Michael Kors in vogue on Wall Street, but valuation risk grows

Reuters - UK Focus

By Siddharth Cavale and Devika Krishna Kumar

May 29 (Reuters) - Dazzled for two-and-a-half years, WallStreet finally blinked when Michael Kors Holdings Ltd warned that its margins might suffer from the cost of openingstores in Europe.

A pullback in the stock on Wednesday lasted only a fewhours, investor confidence quickly restored by a revenueforecast that reinforced Michael Kors (Frankfurt: MKO.F - news) as the pre-eminent brandin affordable luxury.

But for a stock that has quadrupled since its New York (Frankfurt: HX6.F - news) listing in December 2011, the hiccup betrayed investors'uneasiness about a valuation that towers above that of itspeers. How, they ask, can breakneck growth be sustained?

"It's going to get a little bit harder from here," saidWells Fargo Securities analyst Paul Lejuez, who has a pricetarget range of $86 to $90 on a stock which closed on Wednesdayat $97.01.

Kors's shares were down about 5.5 percent at $91.68 inafternoon trading on Thursday.

There is plenty of room to usurp luxury brands in Europe inthe same way that Michael Kors has eclipsed rivals such as Coach (Frankfurt: COY.F - news)Inc in the United States. At home, brand loyalty,e-commerce and a shift into department stores also promisegrowth.

For investors, the biggest risk lies in the valuation. Korstrades at 23.69 times forward earnings, higher than an industrymedian of 17.27 times, according to Thomson Reuters (Frankfurt: TOC.F - news) data. Coachtrades at 14.64 times forward earnings.

Kors's stock should be trading at $58.41, according toStarMine's intrinsic valuation model, which takes analysts'five-year estimates and models the growth trajectory over alonger period of time.

"Top (Taiwan OTC: 8419.TWO - news) -line momentum can't be denied, but with marginspotentially peaking, there are fewer ways to win going forward," Sterne Agee retail analyst Ike Boruchow wrote in a note. He hasa "neutral" rating and a price target of $100 on the stock.

With a market capitalization of $19.8 billion, the companyfounded by fashion designer Michael Kors has already grownbigger than Coach (NYSE: COH - news) , which is valued at about $11.2 billion.

Marketing savvy has secured a loyal following online.Michael Kors' Facebook (NasdaqGS: FB - news) page has 13.8 million likes; Coach, abrand that has been around for much longer, has 5.3 million.

One false step, though, and the stock has a long way tofall. Jefferies & Co analyst Randal Konik bumped his pricetarget up to $95 on Thursday, but has a "hold" recommendation.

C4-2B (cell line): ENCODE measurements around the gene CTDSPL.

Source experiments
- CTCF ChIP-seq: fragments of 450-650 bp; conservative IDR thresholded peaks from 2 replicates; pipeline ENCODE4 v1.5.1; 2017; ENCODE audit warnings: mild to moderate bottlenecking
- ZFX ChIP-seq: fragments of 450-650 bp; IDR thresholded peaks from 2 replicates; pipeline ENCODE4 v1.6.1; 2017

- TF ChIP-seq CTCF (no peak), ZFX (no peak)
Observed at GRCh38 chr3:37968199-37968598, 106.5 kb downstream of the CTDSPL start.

"History reminds us that Coach was once the 'it' brand inaccessible luxury, as KORS is today," he said.

EUROPEAN EXPANSION

Revenue up 39 percent or more every quarter since goingpublic. Sixteen straight quarters, stretching back to before theIPO, of same-store sales growth in excess of 20 percent. Grossmargins consistently above 57 percent.

Every statistic thrown up by the company points to thepopularity of its clutches and wristlets, which can cost aslittle as $100, of its watches that retail at between $150 and$550, and of snakeskin handbags that carry a $3,000 price tag.

Wednesday's warning that gross margins are expected to fallin the next few quarters was unusual enough to precipitate asudden 4 percent drop in the stock, which had been up 8 percentbefore the bell. The shares recovered to close up 1.3 percent.

The short-term margin pressure, however, is part of anexpansion into Europe that could be the next pillar of growth.Kors will open 55 stores in Europe in its financial year toMarch 2015, adding to the 80 already open.

"Rather than 'overearning' in the near term and deferringlarge investments and expenses, management is choosing tore-invest some of that margin," said Janney Capital Marketsanalyst Adrienne Tennant, who has a "buy" rating.

The plan, eventually, is to have as many as 200 stores inEurope, a region where fourth-quarter sales more than doubled.

Sam Rines, equity analyst at Chilton Capital Management,said he believed Michael Kors could create a niche of its own.

"Europe has a deeply ingrained fashion mentality with noshortage of well-known, high-end luxury retailers," he said."But aside from possibly Burberry, there are few accessibleluxury brands."

The company is also reaching more customers back home.Familiarity helps: Kors himself, who retains a small stake inthe company, is a well-known face after a long run as a judge onTV show "Project Runway."

The company has also been upping its presence in bigdepartment stores such as Macy's and Nordstrom (NYSE: JWN - news) , convertingits own stores into branded shop-in-shops that sell only some ofits products, but reach a bigger audience.

At least five brokerages, including Wedbush Securities andGoldman Sachs (NYSE: GS-PB - news) , raised their price targets on Thursday by as muchas $14 to within a range of $110-$134. Each maintained a "buy"or similar rating on the stock.

"With its international growth story still in its nascentstages," said Janney Capital's Tennant, "we believe the positivemomentum, driven by increasing brand awareness and customerloyalty, will continue for many quarters to come." (Editing by Robin Paxton)

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